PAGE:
Aiba tilts his head into Jun's hand and sighs heavily. "MatsuJun," he says, "if you were a prince, would I be your rose?"
Jun freezes and lets his hand fall. "What?" he asks, squinting at Aiba. "If I were a--if you--excuse me?"
"I mean," Aiba says, and he's on the verge of crying again, "listen! My family sent me this book for my birthday--it's on the table there, you can read it, too, oh Jun, please read it--and there's this little prince in it. And he's in love with a rose; he's so in love with her that he wants to protect her from the caterpillars and the wind so that she won't die!"
He buries himself in the recesses of the comforter, so far in that only his eyes peek over the top. He says, voice muffled, "I just wanted to know if I was your rose."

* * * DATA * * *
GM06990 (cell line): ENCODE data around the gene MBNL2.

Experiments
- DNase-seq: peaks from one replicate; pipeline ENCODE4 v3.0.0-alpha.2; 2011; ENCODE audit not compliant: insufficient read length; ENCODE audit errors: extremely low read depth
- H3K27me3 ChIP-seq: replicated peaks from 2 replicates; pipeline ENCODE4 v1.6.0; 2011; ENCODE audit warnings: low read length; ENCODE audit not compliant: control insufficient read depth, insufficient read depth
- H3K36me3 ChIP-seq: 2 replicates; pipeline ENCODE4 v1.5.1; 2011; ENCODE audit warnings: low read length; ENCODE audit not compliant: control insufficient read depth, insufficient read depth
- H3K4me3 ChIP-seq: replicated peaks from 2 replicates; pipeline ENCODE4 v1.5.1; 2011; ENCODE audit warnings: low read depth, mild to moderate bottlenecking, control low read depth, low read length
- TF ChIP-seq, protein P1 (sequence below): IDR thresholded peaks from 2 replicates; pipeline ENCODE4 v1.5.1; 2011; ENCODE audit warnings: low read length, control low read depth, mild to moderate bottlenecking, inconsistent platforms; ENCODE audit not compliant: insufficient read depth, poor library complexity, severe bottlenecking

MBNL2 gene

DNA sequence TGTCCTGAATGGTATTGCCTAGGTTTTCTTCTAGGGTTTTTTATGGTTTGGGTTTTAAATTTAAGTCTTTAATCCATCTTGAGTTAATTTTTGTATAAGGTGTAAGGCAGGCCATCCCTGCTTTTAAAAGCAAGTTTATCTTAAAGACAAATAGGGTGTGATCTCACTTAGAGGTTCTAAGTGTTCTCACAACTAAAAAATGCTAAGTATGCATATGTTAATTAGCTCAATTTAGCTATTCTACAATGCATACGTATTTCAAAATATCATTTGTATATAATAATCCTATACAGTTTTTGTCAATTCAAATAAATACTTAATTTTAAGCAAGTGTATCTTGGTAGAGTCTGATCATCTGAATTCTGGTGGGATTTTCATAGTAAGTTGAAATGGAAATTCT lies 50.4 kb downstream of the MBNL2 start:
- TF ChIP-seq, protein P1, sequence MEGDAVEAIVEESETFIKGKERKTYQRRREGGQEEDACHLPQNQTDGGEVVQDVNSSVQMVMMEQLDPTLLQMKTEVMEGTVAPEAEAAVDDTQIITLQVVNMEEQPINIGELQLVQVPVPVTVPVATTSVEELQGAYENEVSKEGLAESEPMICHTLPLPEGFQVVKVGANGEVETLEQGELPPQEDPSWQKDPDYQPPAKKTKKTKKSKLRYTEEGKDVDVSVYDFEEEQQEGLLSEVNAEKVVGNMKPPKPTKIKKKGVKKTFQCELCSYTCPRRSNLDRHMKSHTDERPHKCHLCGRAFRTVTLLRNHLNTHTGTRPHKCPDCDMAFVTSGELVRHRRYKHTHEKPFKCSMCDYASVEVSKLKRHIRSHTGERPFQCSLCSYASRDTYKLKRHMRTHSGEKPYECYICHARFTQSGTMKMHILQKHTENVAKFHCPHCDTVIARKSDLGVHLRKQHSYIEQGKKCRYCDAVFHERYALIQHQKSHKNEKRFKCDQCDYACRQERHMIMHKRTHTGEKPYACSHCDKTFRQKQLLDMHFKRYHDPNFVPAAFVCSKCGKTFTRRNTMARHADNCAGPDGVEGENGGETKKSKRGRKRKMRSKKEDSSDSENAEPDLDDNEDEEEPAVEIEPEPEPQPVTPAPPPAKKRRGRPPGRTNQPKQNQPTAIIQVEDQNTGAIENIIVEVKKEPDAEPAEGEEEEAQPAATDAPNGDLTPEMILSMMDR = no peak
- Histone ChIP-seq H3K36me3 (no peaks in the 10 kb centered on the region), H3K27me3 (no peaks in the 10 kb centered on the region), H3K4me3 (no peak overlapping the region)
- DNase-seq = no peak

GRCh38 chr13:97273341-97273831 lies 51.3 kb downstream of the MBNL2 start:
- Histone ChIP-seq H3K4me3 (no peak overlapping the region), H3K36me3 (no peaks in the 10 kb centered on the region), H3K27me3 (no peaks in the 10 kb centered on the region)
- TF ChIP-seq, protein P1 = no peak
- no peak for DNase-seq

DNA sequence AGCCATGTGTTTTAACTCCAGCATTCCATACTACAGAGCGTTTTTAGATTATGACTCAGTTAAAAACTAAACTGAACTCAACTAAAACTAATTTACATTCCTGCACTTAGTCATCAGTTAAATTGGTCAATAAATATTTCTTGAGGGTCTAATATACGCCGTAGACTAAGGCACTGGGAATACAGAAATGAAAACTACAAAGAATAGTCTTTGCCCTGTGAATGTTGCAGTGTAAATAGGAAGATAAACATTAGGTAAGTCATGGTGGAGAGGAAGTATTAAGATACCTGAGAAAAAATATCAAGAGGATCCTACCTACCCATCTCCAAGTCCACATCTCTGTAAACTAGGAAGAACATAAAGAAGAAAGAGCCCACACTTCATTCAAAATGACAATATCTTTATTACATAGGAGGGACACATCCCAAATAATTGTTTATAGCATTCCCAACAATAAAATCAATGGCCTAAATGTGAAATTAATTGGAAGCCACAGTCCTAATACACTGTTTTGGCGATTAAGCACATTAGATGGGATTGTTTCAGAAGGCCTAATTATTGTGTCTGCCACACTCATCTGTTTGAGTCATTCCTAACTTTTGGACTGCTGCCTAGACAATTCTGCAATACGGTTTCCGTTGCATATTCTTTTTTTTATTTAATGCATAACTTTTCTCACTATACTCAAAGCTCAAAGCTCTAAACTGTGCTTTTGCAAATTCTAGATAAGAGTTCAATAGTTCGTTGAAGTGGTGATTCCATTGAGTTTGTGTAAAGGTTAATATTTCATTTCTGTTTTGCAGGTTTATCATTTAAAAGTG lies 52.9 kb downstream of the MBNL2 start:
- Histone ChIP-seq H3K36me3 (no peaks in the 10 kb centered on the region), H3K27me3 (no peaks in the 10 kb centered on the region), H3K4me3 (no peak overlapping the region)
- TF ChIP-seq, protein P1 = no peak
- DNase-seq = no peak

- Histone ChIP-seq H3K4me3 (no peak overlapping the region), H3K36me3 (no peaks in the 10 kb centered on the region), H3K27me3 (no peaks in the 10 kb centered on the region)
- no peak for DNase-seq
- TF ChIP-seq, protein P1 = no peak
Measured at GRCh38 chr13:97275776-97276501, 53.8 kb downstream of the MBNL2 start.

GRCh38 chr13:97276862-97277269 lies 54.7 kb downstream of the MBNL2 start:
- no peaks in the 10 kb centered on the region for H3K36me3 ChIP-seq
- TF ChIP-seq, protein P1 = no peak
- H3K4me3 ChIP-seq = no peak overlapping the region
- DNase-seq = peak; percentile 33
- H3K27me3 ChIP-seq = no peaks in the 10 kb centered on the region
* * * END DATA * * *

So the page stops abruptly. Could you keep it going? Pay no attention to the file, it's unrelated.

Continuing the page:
Jun picks up the book and turns it around in his hand. Aiba wants to say, please don't drop it, please don't but he knows that Jun never would, he is too careful for that and it even shows in the way he turns the pages.
"What did you think this was?" he says, laughing a little when he sees the picture of an elephant inside of a boa constrictor.
"An elephant inside a boa constrictor!" Aiba chirps. He points to the drawing on the page. "That's it's stomach, see?"
"Oh," Jun says, slightly embarrassed. "I thought it was a hat."
"That means you're a real adult," Aiba says, and makes room for Jun on the sofa chair. There's not much space, even when Aiba sticks himself to the corner, but he figures Jun can fit (he does, though just barely).
Aiba knows Jun has a list of things to do--he hasn't even taken off his work clothes yet, and Aiba smells sweat and smoke and bar-smell on him, even in his hair. Jun is a busy person by nature and Aiba expects him at any moment to put down The Little Prince and say, "I need to make dinner" or "I need to take a shower" or "This is dumb." But he just sits there reading quietly, and Aiba ends up throwing half of the comforter over Jun's knees.